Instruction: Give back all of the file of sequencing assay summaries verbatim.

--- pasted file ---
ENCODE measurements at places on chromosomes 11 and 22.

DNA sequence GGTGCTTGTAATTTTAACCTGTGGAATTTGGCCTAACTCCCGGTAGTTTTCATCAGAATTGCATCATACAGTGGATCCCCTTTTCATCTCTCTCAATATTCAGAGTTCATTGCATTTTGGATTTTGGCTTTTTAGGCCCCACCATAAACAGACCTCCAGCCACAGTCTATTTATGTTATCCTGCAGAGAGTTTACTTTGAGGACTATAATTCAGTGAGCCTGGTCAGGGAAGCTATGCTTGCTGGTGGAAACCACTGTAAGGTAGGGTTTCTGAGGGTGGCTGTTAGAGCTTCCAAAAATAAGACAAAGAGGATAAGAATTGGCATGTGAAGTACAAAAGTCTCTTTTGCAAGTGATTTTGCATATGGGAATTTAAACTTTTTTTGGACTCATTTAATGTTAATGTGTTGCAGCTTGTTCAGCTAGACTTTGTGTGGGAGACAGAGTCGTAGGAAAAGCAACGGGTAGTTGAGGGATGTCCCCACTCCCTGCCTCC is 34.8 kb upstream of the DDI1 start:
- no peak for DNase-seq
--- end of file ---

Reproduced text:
ENCODE measurements at places on chromosomes 11 and 22.

DNA sequence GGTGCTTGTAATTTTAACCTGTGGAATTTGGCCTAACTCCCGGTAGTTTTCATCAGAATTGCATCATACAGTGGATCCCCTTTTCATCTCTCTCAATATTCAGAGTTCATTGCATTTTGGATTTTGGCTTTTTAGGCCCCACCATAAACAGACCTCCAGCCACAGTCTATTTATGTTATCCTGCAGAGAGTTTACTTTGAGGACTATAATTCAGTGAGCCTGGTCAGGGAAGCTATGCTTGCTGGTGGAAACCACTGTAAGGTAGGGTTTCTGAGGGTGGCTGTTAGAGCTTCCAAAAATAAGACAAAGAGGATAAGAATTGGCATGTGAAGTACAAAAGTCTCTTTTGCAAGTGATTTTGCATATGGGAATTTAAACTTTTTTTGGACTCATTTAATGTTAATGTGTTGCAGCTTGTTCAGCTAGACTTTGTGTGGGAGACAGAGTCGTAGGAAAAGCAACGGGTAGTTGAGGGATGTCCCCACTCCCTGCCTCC is 34.8 kb upstream of the DDI1 start:
- no peak for DNase-seq